Author Archives: Dick Jones

About Dick Jones

I'm a post-retirement Drama teacher, currently working part-time. I have a grown-up son and daughter, three grandchildren and three young children from my second marriage. I write - principally poetry but prose too, both fitfully published. My poetry collection Ancient Lights is published by Phoenicia Publishing ( and my translation of Blaise Cendrars' 'Trans-Siberian Prosody and Little Jeanne from France' (illustrated by my friend, the artist, writer and long-time blogger Natalie d'Arbeloff) is published by Old Stile Press ( I play bass guitar & bouzouki in the song-based acoustic/electric trio Moorby Jones, playing entirely original material ( + I play the same instruments in the Celtic/English/Americana/acoustic ambient trio Escher's Dream. I have a dormant blog with posts going back to 2004 at Dick Jones' Patteran Pages - - and I'm a radio ham. My callsign is G0EUV


LARKS ASCENDING I was 13 and staying with family friends in a damp, dilapidated but beautiful manor house called The Old Hall just outside the village of Reedham in Norfolk. Family friends John and Joyce Jacobs were running it as … Continue reading

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DIE MAUER IST RUNTER The wall is down. Incredulous we contemplate, through raw gateways, dawn in the West. You, the baker, me, the busdriver, there the student carrying a flag, there the woman who cannot forget or forgive; we move … Continue reading

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In 2015 Natalie d’Arbeloff and I had our collaborative work on Blaise Cendrars’ ‘La Prose du Transsiberien et de la Petite Jehanne de France’ published by the Old Stile Press, I translated the epic poem and Natalie created the illustrations. … Continue reading

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As stated a few weeks back, I visited Russia at the end of the ’90s and witnessed briefly the beginnings of the silent revolution that brought about the collapse of the Soviet Union, briefly presaged the advent of authentic democracy … Continue reading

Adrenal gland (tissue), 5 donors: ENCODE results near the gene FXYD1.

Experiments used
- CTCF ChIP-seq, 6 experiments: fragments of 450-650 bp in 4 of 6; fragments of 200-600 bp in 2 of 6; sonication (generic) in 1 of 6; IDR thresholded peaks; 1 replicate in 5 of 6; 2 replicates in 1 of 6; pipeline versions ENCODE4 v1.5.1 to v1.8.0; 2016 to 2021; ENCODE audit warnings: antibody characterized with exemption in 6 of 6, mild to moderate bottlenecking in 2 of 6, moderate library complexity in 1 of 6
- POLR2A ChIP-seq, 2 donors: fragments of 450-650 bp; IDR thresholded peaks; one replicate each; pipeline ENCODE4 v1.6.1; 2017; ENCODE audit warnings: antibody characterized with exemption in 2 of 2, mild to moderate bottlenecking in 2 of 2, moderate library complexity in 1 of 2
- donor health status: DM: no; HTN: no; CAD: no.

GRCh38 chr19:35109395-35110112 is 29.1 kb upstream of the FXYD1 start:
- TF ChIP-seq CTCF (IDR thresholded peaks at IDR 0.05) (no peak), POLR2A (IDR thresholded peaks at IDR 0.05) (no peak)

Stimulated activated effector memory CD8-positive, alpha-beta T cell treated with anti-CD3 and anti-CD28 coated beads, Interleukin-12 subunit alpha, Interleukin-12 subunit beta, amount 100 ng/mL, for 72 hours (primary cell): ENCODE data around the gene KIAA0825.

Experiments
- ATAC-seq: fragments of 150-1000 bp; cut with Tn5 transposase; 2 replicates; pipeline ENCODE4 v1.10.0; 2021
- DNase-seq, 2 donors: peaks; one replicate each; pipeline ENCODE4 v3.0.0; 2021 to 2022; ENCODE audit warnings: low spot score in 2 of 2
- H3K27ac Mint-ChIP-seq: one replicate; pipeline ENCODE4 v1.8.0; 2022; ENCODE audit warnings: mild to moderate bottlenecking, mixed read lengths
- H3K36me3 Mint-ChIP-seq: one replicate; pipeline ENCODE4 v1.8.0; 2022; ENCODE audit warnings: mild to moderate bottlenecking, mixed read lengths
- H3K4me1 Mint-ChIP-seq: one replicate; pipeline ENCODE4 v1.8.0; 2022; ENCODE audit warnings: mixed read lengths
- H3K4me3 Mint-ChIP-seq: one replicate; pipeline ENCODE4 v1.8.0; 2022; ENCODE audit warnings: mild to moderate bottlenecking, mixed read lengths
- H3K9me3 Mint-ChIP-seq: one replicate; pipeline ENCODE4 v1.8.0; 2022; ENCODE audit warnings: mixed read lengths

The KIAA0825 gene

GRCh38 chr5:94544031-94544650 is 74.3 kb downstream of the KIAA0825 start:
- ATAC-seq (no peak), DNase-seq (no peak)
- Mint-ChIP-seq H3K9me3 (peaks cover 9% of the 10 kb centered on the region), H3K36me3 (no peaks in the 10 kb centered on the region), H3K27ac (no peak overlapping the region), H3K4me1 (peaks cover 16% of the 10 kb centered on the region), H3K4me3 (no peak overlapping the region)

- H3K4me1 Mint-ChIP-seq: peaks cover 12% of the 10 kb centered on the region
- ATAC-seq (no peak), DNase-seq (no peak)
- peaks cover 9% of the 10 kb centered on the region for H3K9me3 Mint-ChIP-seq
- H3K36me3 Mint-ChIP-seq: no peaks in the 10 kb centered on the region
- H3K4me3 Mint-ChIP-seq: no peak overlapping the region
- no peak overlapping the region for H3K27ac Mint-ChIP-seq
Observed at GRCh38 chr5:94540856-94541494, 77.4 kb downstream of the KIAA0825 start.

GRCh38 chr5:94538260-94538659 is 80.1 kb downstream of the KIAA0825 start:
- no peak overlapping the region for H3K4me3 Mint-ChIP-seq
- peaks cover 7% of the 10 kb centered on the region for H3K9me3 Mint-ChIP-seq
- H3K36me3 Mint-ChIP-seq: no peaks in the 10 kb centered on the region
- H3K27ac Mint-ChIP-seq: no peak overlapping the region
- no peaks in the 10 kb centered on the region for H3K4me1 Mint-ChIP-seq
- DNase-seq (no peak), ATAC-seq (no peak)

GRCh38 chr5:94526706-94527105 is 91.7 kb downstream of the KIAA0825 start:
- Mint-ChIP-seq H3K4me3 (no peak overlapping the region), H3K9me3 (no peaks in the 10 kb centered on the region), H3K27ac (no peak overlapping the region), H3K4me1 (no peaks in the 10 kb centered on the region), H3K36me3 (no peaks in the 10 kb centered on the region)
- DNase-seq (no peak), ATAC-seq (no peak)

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NIGHT POACHERS Full moon bold as a cry, clean as new ice. Two men running noiseless across frozen fields. Gin traps in canvas bags rattle like teeth. They fall laughing in clouds into the lee of a wall. A dog … Continue reading

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A Clear Blue Sky My dad was a man of prose – a specialist: words used like gardening tools to conjure shapes, to fashion patterns. Language mattered: correspondence ran to pages – letters to the council; ‘thank you’ cards to … Continue reading

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THE TIES THAT BIND The morning after you left I drew the curtains on the seven-acre field. Two hares were bowling through the stubble, wind-blown, skidding like broken wheels. They danced and sprung apart and danced again and then were … Continue reading

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